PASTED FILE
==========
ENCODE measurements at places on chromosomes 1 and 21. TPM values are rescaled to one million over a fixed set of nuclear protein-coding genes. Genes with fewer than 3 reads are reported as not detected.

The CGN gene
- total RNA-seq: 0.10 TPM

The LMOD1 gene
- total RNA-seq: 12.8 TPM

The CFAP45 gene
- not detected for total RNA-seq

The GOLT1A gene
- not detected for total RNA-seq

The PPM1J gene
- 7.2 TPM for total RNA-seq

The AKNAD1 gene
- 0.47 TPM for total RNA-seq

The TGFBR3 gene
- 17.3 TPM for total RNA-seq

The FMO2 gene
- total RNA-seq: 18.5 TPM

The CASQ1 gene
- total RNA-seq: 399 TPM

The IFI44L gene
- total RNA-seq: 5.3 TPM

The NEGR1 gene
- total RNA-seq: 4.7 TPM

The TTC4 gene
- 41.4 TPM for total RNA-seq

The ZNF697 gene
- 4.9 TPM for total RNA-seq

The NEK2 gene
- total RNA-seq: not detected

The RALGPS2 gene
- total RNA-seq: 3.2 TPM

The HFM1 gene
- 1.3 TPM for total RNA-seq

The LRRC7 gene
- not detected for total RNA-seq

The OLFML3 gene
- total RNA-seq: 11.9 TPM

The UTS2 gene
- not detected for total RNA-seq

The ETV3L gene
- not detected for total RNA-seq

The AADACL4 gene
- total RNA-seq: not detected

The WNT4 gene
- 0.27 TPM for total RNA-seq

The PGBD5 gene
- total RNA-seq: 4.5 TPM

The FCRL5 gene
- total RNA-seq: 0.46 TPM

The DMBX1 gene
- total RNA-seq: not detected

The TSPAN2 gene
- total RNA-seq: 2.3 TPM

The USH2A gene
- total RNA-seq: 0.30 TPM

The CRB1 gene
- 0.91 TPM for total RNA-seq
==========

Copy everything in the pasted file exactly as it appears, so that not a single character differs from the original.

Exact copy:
ENCODE measurements at places on chromosomes 1 and 21. TPM values are rescaled to one million over a fixed set of nuclear protein-coding genes. Genes with fewer than 3 reads are reported as not detected.

The CGN gene
- total RNA-seq: 0.10 TPM

The LMOD1 gene
- total RNA-seq: 12.8 TPM

The CFAP45 gene
- not detected for total RNA-seq

The GOLT1A gene
- not detected for total RNA-seq

The PPM1J gene
- 7.2 TPM for total RNA-seq

The AKNAD1 gene
- 0.47 TPM for total RNA-seq

The TGFBR3 gene
- 17.3 TPM for total RNA-seq

The FMO2 gene
- total RNA-seq: 18.5 TPM

The CASQ1 gene
- total RNA-seq: 399 TPM

The IFI44L gene
- total RNA-seq: 5.3 TPM

The NEGR1 gene
- total RNA-seq: 4.7 TPM

The TTC4 gene
- 41.4 TPM for total RNA-seq

The ZNF697 gene
- 4.9 TPM for total RNA-seq

The NEK2 gene
- total RNA-seq: not detected

The RALGPS2 gene
- total RNA-seq: 3.2 TPM

The HFM1 gene
- 1.3 TPM for total RNA-seq

The LRRC7 gene
- not detected for total RNA-seq

The OLFML3 gene
- total RNA-seq: 11.9 TPM

The UTS2 gene
- not detected for total RNA-seq

The ETV3L gene
- not detected for total RNA-seq

The AADACL4 gene
- total RNA-seq: not detected

The WNT4 gene
- 0.27 TPM for total RNA-seq

The PGBD5 gene
- total RNA-seq: 4.5 TPM

The FCRL5 gene
- total RNA-seq: 0.46 TPM

The DMBX1 gene
- total RNA-seq: not detected

The TSPAN2 gene
- total RNA-seq: 2.3 TPM

The USH2A gene
- total RNA-seq: 0.30 TPM

The CRB1 gene
- 0.91 TPM for total RNA-seq